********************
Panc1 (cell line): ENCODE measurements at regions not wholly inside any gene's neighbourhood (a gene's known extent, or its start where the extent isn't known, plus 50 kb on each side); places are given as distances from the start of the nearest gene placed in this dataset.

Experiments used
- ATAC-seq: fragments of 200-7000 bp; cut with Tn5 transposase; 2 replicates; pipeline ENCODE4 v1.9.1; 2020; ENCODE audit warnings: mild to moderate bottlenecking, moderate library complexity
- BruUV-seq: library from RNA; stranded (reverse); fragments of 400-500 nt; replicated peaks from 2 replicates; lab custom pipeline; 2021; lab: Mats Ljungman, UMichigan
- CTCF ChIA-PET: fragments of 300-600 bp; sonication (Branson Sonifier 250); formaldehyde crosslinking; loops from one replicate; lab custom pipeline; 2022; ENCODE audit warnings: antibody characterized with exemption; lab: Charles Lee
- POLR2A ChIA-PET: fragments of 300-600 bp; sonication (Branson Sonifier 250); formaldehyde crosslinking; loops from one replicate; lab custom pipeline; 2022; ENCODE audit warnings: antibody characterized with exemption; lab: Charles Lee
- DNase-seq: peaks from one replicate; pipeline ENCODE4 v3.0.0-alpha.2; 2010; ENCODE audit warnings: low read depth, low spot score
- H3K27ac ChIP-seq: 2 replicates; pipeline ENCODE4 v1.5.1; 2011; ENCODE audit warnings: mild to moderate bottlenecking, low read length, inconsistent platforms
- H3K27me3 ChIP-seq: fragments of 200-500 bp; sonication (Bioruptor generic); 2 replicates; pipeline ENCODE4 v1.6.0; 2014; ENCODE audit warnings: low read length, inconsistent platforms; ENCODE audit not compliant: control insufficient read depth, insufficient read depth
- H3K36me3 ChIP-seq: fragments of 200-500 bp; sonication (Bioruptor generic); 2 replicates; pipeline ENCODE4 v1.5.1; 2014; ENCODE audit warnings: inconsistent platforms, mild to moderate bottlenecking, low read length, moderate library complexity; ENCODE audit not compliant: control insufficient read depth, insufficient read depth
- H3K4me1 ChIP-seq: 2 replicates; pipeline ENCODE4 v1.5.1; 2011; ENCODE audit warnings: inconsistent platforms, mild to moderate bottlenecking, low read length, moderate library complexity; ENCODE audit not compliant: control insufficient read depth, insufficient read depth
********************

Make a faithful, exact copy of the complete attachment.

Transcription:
Panc1 (cell line): ENCODE measurements at regions not wholly inside any gene's neighbourhood (a gene's known extent, or its start where the extent isn't known, plus 50 kb on each side); places are given as distances from the start of the nearest gene placed in this dataset.

Experiments used
- ATAC-seq: fragments of 200-7000 bp; cut with Tn5 transposase; 2 replicates; pipeline ENCODE4 v1.9.1; 2020; ENCODE audit warnings: mild to moderate bottlenecking, moderate library complexity
- BruUV-seq: library from RNA; stranded (reverse); fragments of 400-500 nt; replicated peaks from 2 replicates; lab custom pipeline; 2021; lab: Mats Ljungman, UMichigan
- CTCF ChIA-PET: fragments of 300-600 bp; sonication (Branson Sonifier 250); formaldehyde crosslinking; loops from one replicate; lab custom pipeline; 2022; ENCODE audit warnings: antibody characterized with exemption; lab: Charles Lee
- POLR2A ChIA-PET: fragments of 300-600 bp; sonication (Branson Sonifier 250); formaldehyde crosslinking; loops from one replicate; lab custom pipeline; 2022; ENCODE audit warnings: antibody characterized with exemption; lab: Charles Lee
- DNase-seq: peaks from one replicate; pipeline ENCODE4 v3.0.0-alpha.2; 2010; ENCODE audit warnings: low read depth, low spot score
- H3K27ac ChIP-seq: 2 replicates; pipeline ENCODE4 v1.5.1; 2011; ENCODE audit warnings: mild to moderate bottlenecking, low read length, inconsistent platforms
- H3K27me3 ChIP-seq: fragments of 200-500 bp; sonication (Bioruptor generic); 2 replicates; pipeline ENCODE4 v1.6.0; 2014; ENCODE audit warnings: low read length, inconsistent platforms; ENCODE audit not compliant: control insufficient read depth, insufficient read depth
- H3K36me3 ChIP-seq: fragments of 200-500 bp; sonication (Bioruptor generic); 2 replicates; pipeline ENCODE4 v1.5.1; 2014; ENCODE audit warnings: inconsistent platforms, mild to moderate bottlenecking, low read length, moderate library complexity; ENCODE audit not compliant: control insufficient read depth, insufficient read depth
- H3K4me1 ChIP-seq: 2 replicates; pipeline ENCODE4 v1.5.1; 2011; ENCODE audit warnings: inconsistent platforms, mild to moderate bottlenecking, low read length, moderate library complexity; ENCODE audit not compliant: control insufficient read depth, insufficient read depth